When will DHEC launch the Online Vaccine Overview Dashboard: The dashboard is scheduled to launch tomorrow.

Why have some hospitals reported administering more doses than what is represented for their facility in the VAMS database: DHEC says this is because of two main reasons:

  • The timing of when a vaccine shipment is received by a provider versus when it’s reported as delivered in VAMS in addition to the time between when the provider administers the vaccine to an individual and when the provider is then able to actually enter that information into the VAMS database. 
  • Current vaccine inventory is based on five doses per vial, however extra amounts of vaccine in some vials is allowing providers to administer six or seven shots per vial. 

Why are more than 60% of vaccines in S.C. not yet given to people in Phase 1A: DHEC says that health care facilities are administering vaccines using available appropriate staff and this varies from hospital to hospital. 

Has DHEC engaged the SC National Guard to help with vaccinations: DHEC reports that it is in discussions now with the SC National Guard to assist with vaccinations around the state.

Does the state have sufficient Ultra Cold Storage for the vaccines: DHEC says that it has identified locations in the state to store more than two (2) million doses of the vaccine at one time. 

Will DHEC reallocate vaccine if needed to other parts of the state: Yes, DHEC says it will reallocate if needed as more vaccine from current and future providers become available. DHEC is currently monitoring vaccine allocation across our state and will reallocate vaccines to areas that need them. DHEC will not allow facilities to hoard or stockpile vaccines.

Where can I register to sign up for the vaccine: DHEC officials said they will not be registering any residents to a vaccine list. DHEC says that those individuals 75 or older who are not living in a nursing home will have to likely wait until Phase 1B.

How will DHEC notify the public when Phase 1B starts: DHEC will notify the press, hospitals, emergency management officials, elected officials, and others. 

What is DHEC doing to coordinate vaccinating teachers and school staff: DHEC is working through the specifics with the State Department of Education.

Moderna/LTCF vaccine data: Residents and staff of long-term care facilities and nursing homes that are currently being vaccinated through the Long-Term Care Program managed by the CDC are recorded separately in a national database called Tiberius. Vaccine information is not expected to be available through Tiberius until sometime this week, and DHEC will provide more information as it becomes available through this federally managed database.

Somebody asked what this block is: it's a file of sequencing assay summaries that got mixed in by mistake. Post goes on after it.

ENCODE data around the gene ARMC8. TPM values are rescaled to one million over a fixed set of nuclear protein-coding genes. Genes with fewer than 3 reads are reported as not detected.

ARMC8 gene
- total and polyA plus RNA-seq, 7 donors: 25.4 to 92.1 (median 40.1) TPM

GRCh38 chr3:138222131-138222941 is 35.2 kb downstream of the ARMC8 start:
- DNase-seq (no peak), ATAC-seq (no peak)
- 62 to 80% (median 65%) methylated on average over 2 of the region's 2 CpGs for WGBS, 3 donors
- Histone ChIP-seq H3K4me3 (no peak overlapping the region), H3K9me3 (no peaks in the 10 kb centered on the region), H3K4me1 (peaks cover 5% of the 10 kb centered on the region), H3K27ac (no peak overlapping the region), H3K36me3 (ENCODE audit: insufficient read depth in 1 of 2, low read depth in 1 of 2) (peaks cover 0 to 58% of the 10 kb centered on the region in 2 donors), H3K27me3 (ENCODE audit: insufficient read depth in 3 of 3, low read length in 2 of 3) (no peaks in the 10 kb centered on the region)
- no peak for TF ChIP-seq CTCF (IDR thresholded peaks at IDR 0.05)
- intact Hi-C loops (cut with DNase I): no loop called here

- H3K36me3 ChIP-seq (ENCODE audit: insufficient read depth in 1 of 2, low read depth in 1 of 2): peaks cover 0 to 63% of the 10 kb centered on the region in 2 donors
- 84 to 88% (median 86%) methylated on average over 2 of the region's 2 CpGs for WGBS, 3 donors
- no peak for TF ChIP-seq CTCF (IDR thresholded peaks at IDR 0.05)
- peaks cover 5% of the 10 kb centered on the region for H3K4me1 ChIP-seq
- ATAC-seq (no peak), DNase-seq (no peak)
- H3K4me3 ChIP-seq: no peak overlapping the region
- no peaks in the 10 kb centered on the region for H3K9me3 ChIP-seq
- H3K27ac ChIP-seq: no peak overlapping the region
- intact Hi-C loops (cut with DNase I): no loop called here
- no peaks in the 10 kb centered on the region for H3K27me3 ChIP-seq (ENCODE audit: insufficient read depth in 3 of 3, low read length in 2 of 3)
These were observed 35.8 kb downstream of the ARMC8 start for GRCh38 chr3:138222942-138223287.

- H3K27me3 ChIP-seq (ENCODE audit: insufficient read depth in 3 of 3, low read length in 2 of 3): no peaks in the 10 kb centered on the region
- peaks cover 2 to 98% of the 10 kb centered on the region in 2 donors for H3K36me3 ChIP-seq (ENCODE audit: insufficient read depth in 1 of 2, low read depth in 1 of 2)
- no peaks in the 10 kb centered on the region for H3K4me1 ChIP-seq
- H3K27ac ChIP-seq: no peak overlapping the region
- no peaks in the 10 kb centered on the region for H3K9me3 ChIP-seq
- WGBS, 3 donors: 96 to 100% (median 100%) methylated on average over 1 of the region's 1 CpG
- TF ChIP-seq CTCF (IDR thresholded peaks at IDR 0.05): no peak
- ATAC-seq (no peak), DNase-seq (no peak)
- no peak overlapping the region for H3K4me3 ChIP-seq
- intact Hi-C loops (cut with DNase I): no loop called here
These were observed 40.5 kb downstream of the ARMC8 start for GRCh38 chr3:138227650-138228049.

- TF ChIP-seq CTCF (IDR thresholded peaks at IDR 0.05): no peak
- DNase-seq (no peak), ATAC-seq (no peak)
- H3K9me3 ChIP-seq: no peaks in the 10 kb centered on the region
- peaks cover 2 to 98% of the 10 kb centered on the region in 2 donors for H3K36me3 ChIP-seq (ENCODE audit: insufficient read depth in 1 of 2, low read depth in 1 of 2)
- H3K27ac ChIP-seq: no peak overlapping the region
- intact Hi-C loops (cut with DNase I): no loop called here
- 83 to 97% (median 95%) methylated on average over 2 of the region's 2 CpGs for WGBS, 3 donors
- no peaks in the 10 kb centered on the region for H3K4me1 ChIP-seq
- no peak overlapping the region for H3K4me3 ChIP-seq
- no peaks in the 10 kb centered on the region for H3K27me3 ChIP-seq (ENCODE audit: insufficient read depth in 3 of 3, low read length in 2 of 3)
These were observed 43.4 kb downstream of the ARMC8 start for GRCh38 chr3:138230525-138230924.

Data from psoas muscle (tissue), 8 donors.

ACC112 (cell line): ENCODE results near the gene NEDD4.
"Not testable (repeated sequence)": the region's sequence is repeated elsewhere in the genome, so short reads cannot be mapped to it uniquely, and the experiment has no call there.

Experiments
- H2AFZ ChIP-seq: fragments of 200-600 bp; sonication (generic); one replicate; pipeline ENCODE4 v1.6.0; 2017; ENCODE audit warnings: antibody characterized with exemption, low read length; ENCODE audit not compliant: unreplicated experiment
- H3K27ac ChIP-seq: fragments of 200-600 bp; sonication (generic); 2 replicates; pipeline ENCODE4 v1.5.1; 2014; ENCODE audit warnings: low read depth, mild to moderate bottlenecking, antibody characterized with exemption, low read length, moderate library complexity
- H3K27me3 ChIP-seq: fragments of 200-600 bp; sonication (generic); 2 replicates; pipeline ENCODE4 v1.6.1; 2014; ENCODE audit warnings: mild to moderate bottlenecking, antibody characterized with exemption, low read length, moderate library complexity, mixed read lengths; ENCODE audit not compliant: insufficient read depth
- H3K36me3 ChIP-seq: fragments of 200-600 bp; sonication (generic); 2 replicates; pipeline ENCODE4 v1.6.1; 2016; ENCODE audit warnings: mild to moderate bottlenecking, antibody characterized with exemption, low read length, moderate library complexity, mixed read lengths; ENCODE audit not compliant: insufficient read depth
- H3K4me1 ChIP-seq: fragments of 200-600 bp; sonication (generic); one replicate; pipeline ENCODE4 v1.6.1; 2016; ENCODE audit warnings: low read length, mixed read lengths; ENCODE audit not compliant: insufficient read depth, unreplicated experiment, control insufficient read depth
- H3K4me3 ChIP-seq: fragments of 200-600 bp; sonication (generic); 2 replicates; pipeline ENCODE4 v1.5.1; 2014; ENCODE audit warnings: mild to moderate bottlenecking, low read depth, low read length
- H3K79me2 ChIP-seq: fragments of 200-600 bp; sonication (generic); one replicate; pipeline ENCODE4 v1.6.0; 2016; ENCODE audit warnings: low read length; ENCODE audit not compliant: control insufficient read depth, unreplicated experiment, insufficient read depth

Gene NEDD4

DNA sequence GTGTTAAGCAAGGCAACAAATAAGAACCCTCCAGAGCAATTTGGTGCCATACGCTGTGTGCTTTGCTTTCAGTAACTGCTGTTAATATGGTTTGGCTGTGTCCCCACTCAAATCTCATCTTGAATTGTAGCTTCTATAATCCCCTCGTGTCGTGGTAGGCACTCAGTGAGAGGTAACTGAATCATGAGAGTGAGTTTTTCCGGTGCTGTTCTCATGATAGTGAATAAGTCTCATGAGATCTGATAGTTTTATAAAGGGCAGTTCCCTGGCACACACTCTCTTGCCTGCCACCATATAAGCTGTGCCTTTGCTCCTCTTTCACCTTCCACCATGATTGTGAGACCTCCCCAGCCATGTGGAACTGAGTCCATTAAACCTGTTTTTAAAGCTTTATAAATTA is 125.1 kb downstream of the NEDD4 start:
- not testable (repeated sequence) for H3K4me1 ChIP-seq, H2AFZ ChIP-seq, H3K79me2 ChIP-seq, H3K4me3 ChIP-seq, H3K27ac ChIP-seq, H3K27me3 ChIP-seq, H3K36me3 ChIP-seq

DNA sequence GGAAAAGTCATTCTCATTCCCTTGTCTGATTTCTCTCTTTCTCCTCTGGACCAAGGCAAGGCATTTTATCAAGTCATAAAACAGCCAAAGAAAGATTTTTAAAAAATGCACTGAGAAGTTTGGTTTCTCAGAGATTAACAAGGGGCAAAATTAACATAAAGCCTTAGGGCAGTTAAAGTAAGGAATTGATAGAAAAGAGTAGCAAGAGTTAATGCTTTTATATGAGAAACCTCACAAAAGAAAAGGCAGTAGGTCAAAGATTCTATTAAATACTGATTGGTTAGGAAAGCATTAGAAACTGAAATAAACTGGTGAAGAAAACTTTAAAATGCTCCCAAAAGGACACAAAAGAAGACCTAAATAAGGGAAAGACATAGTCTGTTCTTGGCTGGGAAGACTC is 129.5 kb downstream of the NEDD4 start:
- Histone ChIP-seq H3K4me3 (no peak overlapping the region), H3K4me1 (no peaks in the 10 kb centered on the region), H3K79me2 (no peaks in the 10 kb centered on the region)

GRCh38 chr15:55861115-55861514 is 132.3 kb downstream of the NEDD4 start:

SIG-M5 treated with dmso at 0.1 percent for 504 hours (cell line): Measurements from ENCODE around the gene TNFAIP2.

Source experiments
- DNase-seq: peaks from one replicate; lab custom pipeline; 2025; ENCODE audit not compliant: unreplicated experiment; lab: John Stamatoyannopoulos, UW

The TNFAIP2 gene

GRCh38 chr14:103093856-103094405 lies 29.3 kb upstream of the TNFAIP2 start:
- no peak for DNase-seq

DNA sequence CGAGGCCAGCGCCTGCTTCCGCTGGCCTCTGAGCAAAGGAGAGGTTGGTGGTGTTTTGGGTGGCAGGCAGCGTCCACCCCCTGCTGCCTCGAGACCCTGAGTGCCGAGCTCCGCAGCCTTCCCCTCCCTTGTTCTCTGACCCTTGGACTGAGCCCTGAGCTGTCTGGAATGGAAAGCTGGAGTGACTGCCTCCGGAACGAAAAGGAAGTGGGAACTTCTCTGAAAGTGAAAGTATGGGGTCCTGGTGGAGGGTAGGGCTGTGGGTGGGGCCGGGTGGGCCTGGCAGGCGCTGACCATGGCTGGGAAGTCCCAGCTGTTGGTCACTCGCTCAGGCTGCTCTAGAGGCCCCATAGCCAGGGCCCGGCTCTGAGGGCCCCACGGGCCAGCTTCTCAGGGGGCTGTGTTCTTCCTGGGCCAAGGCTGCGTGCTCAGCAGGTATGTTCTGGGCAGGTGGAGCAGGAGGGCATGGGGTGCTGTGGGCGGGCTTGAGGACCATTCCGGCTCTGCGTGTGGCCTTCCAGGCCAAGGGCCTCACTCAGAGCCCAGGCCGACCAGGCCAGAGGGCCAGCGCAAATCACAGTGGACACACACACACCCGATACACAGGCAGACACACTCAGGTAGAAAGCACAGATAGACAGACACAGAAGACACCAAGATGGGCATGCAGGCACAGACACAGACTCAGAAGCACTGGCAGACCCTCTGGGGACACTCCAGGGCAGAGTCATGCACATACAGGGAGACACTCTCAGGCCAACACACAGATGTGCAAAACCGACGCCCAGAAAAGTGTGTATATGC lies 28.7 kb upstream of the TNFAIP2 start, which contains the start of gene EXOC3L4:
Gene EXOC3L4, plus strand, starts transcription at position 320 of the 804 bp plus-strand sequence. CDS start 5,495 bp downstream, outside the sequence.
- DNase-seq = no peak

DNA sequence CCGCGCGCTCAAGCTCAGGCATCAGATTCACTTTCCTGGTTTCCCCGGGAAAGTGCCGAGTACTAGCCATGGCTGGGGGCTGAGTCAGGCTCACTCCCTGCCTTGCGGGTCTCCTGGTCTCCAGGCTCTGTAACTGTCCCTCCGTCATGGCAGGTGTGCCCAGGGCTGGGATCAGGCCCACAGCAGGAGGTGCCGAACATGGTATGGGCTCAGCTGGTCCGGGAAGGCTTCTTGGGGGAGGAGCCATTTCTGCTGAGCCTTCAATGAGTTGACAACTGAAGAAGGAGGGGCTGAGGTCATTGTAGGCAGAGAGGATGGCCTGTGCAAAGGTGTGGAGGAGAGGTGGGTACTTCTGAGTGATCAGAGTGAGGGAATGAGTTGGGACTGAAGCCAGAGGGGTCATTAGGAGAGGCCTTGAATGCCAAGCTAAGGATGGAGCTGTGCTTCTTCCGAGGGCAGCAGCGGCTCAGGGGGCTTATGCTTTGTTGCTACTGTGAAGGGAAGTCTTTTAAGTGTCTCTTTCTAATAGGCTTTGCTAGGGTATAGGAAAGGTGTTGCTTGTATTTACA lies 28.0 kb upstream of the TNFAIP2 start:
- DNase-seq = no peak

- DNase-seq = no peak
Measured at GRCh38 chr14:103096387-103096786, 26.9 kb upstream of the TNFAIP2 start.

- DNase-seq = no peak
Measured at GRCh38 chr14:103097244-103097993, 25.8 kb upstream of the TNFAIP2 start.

County Level case data: DHEC’s cumulative cases by county can be seen here.

Answers to other frequently asked questions: DHEC prepared this link to other frequently asked questions with answers.

DHEC’s media briefings: DHEC has committed to holding multiple updates a week on the status of the vaccination plan. The December 31, 2020 update can be seen here. The January 2, 2021 update can be seen here.

CDC vaccine data information: The National Center for Disease Control (CDC) has an extensive COVID-19 vaccine webpage with links that can be seen here.

S.C. Hospital Association COVID-19 vaccine page: For the Hospital Association’s webpage and information, go here.

Be aware of vaccine scams: Unfortunately, there are those who will try to take advantage of others by using fraudulent scams and other means. Please be vigilant. If you see or hear of a suspected vaccine scam, report it to law enforcement or email me at To learn more about avoiding such scams, go here

Prevent the spread of the virus: COVID-19 is commonly spread through air by coughing and sneezing; close personal contact, such as touching or shaking hands; or touching an object with the virus and making contact with mouth, nose, or eyes.

To prevent the spread of illness, remember to do the following: 

  • Practice good hygiene
  • Wash your hands
  • Cover your cough
  • Wear a mask in public

Those who feel sick should stay home from school and work and not attend public gatherings.

Testing Locations: For testing locations in your area on any given day, click here and enter your location.

I will keep working to make sure plans are communicated and that we get the most efficient system possible to distribute the vaccines.  

Thank you for the honor to serve District 8 in the SC Senate.